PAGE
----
CEP Discussion Paper No 1221
May 2013 (Revised January 2015)
A Question of Degree: The Effects of Degree Class on Labor Market Outcomes
Andy Feng and Georg Graetz
Abstract How does measured performance at university affect labor market outcomes? We show that degree class - a coarse measure of student performance used in the UK - causally affects graduates' industry and hence expected wages. To control for unobserved ability, we employ a regression discontinuity design that utilizes rules governing the award of degrees. A First Class (Upper Second) increases the probability of working in a high-wage industry by thirteen (eight) percentage points, and leads to three (seven) percent higher expected wages. The results point to the importance of statistical discrimination, heuristic decision making, and luck in the labor market.
Keywords: High skill wage inequality, regression discontinuity design, statistical discrimination JEL Classifications: C26, I24, J24, J31
This paper was produced as part of the Centres Productivity and Innovation Programme. The Centre for Economic Performance is financed by the Economic and Social Research Council.
Acknowledgements We thank Lucy Burrows from LSE Careers and Tom Richey from Student Records for their kind assistance with the data. We are indebted to Guy Michaels for his advice and encouragement throughout this project. We thank Johannes Abeler, Adrian Adermon, Joseph Altonji, Ghazala Azmat, Francesco Caselli, Marta De Philippis, Maarten Goos, Barbara Petrongolo, Wilbert Van der Klaauw, John Van Reenen, Felix Weinhardt, and seminar participants for helpful comments. All errors are our own. Graetz thanks the Economic and Social Research Council and the Royal Economic Society for financial support. The views expressed in this paper are those of the authors and do not necessarily reflect those of the Singapore Ministry of Trade and Industry.
Andy Feng, Senior Economist at Ministry of Trade and Industry, Singapore. Georg Graetz, Assistant Professor at Uppsala University. Associate at the Centre for Economic Performance, London School of Economics and Political Science and Research Affiliate at Institute for the Study of Labor.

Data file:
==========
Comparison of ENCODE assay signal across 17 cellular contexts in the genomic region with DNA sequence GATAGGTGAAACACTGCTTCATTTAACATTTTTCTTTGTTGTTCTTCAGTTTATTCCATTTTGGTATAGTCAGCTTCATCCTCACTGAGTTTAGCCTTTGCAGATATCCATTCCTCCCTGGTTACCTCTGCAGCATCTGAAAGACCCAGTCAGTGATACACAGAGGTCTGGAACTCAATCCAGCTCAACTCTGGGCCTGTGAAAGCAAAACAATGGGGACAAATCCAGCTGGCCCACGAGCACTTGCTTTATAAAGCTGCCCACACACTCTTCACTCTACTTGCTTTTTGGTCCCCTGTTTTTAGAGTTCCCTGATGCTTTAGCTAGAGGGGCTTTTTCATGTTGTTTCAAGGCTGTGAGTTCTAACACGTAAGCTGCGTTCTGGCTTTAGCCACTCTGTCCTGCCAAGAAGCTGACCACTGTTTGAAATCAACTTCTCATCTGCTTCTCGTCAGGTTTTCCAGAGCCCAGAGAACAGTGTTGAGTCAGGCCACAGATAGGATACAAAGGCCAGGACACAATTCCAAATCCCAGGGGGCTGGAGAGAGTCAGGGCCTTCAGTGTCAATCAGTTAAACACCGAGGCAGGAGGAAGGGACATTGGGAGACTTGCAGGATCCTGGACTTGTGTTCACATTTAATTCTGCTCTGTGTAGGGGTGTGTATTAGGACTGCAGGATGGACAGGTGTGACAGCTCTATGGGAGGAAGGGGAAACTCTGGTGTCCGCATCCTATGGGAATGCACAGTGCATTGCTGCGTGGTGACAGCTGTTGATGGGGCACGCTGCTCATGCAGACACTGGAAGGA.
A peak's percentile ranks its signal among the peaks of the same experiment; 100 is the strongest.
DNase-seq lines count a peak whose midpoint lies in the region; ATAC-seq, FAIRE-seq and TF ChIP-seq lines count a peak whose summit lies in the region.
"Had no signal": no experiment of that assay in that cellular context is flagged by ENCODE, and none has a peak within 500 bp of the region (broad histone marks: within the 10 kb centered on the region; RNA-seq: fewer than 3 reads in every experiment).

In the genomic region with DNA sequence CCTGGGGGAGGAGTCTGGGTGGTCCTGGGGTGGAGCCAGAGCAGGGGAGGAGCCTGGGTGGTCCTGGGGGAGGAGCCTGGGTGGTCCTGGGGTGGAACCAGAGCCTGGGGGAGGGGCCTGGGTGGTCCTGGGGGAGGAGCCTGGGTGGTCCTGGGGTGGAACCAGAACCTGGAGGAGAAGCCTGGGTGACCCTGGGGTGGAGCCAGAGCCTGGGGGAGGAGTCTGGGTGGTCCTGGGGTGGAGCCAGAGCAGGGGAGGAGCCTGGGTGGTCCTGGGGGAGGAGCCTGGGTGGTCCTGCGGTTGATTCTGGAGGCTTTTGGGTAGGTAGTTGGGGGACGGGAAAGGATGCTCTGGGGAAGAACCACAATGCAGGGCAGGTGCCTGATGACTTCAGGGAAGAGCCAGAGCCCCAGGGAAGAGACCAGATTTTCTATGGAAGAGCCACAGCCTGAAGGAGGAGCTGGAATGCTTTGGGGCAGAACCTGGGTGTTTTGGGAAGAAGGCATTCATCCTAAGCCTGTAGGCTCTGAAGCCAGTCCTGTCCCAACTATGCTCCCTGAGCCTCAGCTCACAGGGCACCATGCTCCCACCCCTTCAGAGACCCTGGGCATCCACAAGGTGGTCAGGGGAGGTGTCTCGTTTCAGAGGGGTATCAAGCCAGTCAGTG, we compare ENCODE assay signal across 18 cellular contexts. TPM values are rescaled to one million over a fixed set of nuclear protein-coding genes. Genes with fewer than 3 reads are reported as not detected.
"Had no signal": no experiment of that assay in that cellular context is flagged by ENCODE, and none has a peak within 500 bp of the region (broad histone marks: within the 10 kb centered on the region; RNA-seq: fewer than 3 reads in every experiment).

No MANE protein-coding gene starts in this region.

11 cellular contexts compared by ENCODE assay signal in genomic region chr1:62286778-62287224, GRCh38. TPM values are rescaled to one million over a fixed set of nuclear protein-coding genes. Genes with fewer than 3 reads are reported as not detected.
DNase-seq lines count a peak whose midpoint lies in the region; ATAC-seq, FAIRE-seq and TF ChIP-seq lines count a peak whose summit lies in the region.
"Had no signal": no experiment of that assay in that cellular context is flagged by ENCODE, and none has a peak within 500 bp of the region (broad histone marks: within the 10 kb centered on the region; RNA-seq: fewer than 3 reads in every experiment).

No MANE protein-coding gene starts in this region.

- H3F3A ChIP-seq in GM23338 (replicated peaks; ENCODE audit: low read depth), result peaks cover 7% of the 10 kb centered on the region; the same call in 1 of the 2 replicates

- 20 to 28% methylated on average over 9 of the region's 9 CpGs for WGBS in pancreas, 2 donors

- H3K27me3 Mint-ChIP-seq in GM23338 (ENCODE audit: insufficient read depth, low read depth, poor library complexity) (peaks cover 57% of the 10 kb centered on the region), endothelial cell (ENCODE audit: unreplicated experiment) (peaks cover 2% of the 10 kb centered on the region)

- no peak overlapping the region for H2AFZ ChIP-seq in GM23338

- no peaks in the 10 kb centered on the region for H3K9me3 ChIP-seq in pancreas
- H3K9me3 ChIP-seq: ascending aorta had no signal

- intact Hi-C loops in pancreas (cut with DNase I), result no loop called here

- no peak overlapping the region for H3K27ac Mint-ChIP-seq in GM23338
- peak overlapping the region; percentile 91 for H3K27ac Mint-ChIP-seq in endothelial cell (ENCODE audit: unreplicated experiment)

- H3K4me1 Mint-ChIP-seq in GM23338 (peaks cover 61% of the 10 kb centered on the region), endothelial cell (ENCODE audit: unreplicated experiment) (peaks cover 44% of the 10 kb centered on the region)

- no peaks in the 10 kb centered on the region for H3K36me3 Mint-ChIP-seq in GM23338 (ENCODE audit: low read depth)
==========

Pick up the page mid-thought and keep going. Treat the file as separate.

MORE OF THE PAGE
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A. Feng and G. Graetz, revised 2015.
How does measured performance at university affect labor market outcomes? In this paper we estimate thecausal effect of degree class on graduates labor market outcomes. In the United Kingdom (UK) and otherCommonwealth nations, degree class is used as a coarse measure of performance in university degrees,and its importance is highlighted by the sizeable fraction of employers who report using the classificationin hiring decisions.1 It is not obvious that the classification system is useful because degree transcriptsprovide more information about applicant quality. However, detailed transcripts may be difficult tointerpret and to compare across students, leading employers to rely instead on the much simpler, five-stepdegree class measure when screening applicants. Given the coarseness of degree class, this may in turnlead to mismatch in the graduates labor market.
Identifying the effects of degree class is complicated by the fact that a naive comparison of, say,students who received a First Class with students who received an Upper Second could be biased by thediffering ability composition of the two groups. To isolate the casual effect of degree class we need toapproximate an ideal experiment and randomly assign degree class across students.
Using survey and administrative data from the London School of Economics and Political Science(LSE), we adopt a fuzzy regression discontinuity design (RD) which utilizes institutional rules governingthe award of degree class. Undergraduates at the LSE typically take nine courses over three years. Everycourse is graded out of 100 marks and fixed thresholds are used to map the marks to degree class. AFirst (Upper Second) Class Honors degree requires at least four marks of 70 (60) or above.2 We use thediscontinuous relationship between degree class and marks received on the fourth highest mark in our RD.This amounts to comparing students who barely made and barely missed a degree class within a narrowwindow of the marks received. We argue that this generates quasi-experimental variation needed for cleanidentification of degree class effects.